The Web3 community is, at heart, rooted in profound optimism. The increasing ubiquity of this technology makes it possible to envision a world where everyone is equipped to both survive and thrive.
Essentially, Web3 has become a Schelling Point for the hopeful.
This makes our corner of the internet especially important in a world where it’s easy to be rightfully cynical about failing institutions, crumbling infrastructure, privacy violations and climate disaster. At times it can even feel like we live in a divided world where it isn’t clear who the “good guys” are anymore.
This op-ed is part of CoinDesk's Future of Work Week.
While Web3 can’t solve these problems overnight, I truly believe we have more tools than ever before to address the most pressing coordination problems we face today. Collaborative, internet-native organizations like decentralized autonomous organizations (DAO) especially offer shared narratives (memes), economic incentives (money) and more flexible local governance structures (management) to move us in the right direction.
Impact DAOs are at the forefront of this trend towards a new culture of work that asks us to move towards aligning our values with our actions, and away from so-called bulls**t jobs (one that even the person doing it secretly believes need not, or should not, exist). In this sense, despite cries to the contrary, Web3 is an antidote to an increasingly abstract economy and, through a sense of play and absurdism, gives us a chance to more directly sign meaning into every block in which we take part.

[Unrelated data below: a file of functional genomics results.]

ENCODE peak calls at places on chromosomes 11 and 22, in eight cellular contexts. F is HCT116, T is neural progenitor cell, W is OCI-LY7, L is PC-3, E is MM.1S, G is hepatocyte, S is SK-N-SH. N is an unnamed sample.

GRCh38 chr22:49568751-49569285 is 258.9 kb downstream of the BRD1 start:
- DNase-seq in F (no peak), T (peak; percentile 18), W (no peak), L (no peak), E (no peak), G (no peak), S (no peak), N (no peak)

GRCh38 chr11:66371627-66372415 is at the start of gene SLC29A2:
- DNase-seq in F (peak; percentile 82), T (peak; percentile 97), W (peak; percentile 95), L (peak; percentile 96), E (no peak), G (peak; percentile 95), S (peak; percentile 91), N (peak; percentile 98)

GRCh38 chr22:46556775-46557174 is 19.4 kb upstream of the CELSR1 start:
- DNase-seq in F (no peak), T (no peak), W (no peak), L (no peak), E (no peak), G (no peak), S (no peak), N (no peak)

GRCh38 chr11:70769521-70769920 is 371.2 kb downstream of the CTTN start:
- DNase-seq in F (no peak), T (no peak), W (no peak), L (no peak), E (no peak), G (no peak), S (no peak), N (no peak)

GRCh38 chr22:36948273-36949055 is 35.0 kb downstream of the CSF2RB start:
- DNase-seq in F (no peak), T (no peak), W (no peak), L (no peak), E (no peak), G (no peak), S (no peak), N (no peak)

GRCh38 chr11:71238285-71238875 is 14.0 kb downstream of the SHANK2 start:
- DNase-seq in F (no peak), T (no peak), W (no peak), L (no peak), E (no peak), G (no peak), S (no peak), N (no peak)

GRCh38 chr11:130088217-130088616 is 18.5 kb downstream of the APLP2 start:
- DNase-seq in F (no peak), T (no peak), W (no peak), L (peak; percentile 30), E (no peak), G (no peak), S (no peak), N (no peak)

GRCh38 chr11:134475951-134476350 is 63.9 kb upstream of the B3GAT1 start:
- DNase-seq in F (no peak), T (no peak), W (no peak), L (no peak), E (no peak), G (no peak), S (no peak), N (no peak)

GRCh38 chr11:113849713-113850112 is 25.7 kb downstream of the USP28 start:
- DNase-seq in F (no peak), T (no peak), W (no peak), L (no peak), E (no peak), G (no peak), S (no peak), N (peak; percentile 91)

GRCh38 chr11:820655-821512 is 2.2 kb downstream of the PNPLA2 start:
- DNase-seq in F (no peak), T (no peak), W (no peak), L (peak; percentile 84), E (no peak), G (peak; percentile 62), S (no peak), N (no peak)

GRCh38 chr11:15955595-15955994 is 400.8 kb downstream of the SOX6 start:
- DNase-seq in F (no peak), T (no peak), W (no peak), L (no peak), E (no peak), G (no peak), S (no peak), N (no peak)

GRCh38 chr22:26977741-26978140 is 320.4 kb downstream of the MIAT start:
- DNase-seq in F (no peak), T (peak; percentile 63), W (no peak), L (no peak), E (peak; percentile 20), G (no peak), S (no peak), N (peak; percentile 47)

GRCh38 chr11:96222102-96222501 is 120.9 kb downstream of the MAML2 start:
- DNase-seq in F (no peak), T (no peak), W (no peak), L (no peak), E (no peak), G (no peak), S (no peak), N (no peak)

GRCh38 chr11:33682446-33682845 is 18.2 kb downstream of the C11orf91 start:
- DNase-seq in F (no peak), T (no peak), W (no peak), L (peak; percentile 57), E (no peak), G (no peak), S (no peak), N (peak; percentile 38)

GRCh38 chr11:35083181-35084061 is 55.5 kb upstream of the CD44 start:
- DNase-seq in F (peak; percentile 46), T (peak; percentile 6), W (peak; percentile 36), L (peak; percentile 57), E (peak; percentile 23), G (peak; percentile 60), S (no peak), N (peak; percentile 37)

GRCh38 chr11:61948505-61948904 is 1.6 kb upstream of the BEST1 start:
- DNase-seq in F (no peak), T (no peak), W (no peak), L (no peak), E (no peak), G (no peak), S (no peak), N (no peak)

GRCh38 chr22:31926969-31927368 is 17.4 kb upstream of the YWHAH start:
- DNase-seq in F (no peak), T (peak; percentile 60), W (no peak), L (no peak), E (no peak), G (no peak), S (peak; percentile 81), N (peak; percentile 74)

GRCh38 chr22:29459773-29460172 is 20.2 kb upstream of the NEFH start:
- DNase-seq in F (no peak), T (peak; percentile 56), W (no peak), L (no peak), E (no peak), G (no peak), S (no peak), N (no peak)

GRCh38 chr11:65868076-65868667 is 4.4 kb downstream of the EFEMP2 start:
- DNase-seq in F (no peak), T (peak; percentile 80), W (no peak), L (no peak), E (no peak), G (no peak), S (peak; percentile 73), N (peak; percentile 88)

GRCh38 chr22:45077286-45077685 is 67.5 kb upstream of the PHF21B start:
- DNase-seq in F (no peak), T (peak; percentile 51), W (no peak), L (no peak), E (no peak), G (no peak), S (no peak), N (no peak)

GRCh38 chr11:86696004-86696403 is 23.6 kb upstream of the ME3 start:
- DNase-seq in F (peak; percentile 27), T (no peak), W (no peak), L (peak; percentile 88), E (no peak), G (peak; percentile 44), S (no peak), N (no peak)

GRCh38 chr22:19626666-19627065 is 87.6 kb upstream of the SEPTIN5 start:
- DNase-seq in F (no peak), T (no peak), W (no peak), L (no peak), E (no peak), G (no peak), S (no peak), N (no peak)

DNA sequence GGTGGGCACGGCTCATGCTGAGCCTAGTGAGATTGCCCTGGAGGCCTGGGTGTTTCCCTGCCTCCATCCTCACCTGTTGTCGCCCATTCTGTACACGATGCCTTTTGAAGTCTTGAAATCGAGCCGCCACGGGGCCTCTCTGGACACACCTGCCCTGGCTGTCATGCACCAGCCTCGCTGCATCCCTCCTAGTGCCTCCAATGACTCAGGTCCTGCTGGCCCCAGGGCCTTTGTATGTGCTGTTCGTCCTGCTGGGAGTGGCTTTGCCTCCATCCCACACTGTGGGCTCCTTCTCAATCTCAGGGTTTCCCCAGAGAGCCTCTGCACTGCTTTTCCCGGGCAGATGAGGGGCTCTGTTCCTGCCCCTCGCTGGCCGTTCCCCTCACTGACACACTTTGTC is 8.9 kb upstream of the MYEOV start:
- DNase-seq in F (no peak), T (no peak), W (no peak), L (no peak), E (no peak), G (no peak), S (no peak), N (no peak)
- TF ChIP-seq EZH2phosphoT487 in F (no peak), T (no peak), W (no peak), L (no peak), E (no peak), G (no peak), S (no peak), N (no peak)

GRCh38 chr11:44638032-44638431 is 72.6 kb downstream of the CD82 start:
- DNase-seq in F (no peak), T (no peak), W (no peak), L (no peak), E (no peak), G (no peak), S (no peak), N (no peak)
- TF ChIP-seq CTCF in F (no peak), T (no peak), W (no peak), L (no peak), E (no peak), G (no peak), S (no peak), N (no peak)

Many of the DAOs driving these changes, like Gitcoin, are focused not just on their own mission but on forming polycentric “impact networks” – networks that collectively produce positive externalities for those around them. With this in mind, programs like Gitcoin Grants have been able to help seed everything from core infrastructure like ethers.js to scaling systems like Optimism, to widely used applications like Uniswap. And because of the composability of Web3, the success of these projects allows us all to build more shared infrastructure together.
Shared narratives and impact
To keep these networks alive, however, requires new ways of thinking about what it means to work together when we’re often so far apart, sometimes just relating as avatars on a screen. Specifically, it requires deep thought around how we can stay aligned with each other and construct non-standard ways of governing ourselves (self-organizing) at scale.
Alignment is fundamentally about our ability to connect deeply with each other in smaller groups, squads or as many now call them, pods. It’s our ability to find connection and belonging. And if social media has taught us anything, it’s that alignment is extremely hard to scale past Dunbar’s number (our natural cognitive limit on how many people we can get to know).
Everyone reading this has almost certainly been part of group chats that stick together by continuously sharing memes and building the empathy required to see each other as 3D humans. But as groups scale from 15 to 150 to even 15,000 members, the vibes may not as our ability to connect with each other diminishes. This has been a major challenge for the DAOs-as-social-clubs model popularized by Friends With Benefits (FWB).